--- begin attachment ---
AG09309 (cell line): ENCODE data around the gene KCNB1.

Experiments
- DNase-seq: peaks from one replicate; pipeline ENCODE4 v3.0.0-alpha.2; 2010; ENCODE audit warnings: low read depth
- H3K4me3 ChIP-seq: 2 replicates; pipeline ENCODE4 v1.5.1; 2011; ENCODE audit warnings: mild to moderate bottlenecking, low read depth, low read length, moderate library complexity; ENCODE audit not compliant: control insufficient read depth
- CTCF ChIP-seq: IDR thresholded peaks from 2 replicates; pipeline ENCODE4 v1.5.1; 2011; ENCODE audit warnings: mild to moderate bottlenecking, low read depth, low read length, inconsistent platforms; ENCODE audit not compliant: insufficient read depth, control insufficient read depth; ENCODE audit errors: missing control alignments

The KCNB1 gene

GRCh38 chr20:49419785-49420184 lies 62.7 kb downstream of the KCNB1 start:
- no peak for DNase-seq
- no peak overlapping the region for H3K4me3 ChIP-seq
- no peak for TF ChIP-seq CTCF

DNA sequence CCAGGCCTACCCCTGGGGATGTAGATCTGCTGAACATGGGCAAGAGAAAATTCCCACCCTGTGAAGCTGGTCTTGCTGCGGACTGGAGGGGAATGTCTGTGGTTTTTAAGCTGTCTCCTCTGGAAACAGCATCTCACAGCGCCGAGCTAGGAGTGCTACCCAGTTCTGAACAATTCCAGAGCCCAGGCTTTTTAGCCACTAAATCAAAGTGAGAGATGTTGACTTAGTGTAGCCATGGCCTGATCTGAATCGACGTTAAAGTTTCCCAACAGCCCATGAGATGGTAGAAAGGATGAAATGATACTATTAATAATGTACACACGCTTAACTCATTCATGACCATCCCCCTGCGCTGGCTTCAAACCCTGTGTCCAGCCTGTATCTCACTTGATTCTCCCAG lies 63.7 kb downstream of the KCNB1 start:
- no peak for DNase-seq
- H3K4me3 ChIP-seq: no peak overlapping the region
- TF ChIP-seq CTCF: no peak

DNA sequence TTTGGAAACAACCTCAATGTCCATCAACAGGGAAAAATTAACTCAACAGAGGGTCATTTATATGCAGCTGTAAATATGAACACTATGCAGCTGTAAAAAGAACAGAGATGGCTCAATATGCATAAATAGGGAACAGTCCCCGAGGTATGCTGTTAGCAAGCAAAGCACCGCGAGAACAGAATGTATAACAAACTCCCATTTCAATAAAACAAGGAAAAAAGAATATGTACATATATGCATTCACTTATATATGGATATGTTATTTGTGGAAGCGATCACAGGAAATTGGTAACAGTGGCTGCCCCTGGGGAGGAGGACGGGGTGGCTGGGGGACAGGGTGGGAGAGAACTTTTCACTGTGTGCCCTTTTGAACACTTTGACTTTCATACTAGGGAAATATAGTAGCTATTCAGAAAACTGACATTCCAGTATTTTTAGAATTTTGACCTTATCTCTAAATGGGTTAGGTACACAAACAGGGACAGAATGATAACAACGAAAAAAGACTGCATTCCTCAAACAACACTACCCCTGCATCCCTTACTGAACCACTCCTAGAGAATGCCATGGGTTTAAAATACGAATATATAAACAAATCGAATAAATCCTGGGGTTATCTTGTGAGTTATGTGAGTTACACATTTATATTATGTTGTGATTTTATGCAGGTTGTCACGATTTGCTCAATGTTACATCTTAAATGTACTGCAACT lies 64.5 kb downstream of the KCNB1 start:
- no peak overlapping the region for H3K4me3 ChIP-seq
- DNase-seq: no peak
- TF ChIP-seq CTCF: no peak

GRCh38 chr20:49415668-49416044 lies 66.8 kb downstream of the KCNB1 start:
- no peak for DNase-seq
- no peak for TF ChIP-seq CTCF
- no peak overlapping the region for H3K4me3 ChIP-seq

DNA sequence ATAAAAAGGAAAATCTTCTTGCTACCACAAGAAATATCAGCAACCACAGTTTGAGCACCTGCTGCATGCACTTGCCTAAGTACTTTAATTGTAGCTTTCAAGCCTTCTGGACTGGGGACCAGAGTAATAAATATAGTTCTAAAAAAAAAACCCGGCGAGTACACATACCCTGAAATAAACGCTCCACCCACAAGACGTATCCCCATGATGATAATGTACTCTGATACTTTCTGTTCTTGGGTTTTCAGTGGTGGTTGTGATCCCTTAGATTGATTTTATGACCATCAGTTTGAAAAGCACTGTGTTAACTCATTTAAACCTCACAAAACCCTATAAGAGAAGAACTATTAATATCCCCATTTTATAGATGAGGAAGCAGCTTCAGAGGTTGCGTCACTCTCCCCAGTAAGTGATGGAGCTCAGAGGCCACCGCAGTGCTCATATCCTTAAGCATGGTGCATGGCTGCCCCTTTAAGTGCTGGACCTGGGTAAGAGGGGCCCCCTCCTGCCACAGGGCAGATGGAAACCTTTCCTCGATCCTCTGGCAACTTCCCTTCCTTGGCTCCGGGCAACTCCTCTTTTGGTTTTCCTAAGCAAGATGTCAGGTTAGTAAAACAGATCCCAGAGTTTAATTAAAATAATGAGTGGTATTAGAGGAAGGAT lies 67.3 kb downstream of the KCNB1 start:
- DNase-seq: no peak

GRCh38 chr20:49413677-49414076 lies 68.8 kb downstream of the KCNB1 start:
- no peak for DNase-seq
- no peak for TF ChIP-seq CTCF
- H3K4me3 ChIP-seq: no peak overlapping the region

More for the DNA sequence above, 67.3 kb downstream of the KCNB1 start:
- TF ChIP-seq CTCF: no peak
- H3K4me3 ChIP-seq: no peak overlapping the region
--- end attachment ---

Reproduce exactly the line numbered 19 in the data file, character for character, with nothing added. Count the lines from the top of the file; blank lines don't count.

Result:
GRCh38 chr20:49415668-49416044 lies 66.8 kb downstream of the KCNB1 start: